Oooooooh god, here comes the rich kid. Remember when I said AW2 is a game of investments and squeezing value out of your pieces? Colin represents the fullest extent of one side of that philosophy and is disgustingly powerful as a result. His units are 20% cheaper and 10% weaker offensively so he already starts above average. He can literally pull money out of thin air with his fast-charging CO power and potentially beat you to death with his fattened wallet thanks to his SCO power if the game runs long, but he’ll almost never need to because if he just keeps popping his CO power he will overwhelm you with sheer numbers.

Colin simply doesn’t play the same game as most COs. Where most force you to think about your build order and whether to rush or delay for stronger pieces, Colin looks at the unit menu and orders the whole page. He starts aggressive, ramps up steadily, and his advantage only grows the longer the game goes on. He’s one of the best COs in the entire game, full stop.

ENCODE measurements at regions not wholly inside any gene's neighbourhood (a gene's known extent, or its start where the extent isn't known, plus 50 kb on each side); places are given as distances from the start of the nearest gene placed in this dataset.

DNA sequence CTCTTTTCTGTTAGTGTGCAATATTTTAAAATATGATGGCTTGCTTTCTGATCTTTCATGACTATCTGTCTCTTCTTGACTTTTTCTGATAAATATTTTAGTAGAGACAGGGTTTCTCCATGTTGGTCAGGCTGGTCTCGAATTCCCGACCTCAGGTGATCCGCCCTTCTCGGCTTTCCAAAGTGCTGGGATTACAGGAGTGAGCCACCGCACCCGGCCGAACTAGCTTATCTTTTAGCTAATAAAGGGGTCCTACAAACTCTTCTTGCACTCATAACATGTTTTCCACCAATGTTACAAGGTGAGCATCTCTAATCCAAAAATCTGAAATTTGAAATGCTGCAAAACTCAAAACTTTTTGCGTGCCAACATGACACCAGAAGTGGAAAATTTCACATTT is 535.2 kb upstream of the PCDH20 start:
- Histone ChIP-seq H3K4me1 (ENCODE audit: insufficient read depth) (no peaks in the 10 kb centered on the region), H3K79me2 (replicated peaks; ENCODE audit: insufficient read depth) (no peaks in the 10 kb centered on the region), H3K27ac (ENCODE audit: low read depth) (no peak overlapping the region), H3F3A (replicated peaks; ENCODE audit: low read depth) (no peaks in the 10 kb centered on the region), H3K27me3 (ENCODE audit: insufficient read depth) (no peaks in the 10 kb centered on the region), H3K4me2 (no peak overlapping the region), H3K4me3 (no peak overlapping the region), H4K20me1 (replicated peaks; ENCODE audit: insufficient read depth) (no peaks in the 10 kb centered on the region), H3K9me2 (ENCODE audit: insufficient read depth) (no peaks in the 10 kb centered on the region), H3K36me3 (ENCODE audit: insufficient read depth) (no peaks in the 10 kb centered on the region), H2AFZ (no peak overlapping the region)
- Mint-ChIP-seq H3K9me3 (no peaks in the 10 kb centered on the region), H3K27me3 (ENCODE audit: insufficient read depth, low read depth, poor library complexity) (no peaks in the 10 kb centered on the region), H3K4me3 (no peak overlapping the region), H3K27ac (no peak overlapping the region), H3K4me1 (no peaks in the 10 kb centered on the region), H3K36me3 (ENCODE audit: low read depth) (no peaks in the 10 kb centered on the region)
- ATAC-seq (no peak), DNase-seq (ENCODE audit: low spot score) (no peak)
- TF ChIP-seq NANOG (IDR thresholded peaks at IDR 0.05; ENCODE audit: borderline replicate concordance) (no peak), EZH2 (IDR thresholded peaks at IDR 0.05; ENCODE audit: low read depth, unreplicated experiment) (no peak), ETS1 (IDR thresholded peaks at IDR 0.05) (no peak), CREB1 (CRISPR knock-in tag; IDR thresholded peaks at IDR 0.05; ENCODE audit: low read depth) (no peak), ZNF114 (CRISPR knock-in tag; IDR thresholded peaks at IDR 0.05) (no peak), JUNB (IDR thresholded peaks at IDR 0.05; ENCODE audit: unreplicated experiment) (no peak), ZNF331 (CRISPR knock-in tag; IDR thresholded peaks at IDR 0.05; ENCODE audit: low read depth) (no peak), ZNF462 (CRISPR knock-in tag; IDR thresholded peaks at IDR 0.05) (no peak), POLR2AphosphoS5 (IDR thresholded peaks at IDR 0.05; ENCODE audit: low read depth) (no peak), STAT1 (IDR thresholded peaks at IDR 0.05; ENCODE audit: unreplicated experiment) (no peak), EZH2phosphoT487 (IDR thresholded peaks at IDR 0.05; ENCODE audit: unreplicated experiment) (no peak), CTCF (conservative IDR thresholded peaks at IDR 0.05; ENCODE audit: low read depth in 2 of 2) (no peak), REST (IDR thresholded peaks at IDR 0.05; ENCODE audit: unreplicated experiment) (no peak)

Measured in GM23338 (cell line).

If you thought Colin’s polar opposite would be worse you thought as wrong as humanly possible. Kanbei’s pieces cost more than anyone’s so he starts out most matches slow, barely being able to afford to mount an offence. That may read rough, but it turns out that doesn’t matter when his pieces just don’t die and hit harder than anyone else’s: 20% more expensive, 30% stronger AND tougher. That’s some amazing math. And that’s without taking into account how his SCO power makes him nigh-invincible for a round and cranks his damage straight to wumbo. Don’t think you get a counterattack worth a damn either, because his defense is so high after popping Samurai Spirit that you may as well not bother. The only way to severely impact Kanbei’s momentum is to take his territories and hit him in the wallet but that can be extremely difficult to do because, you know, wumbo.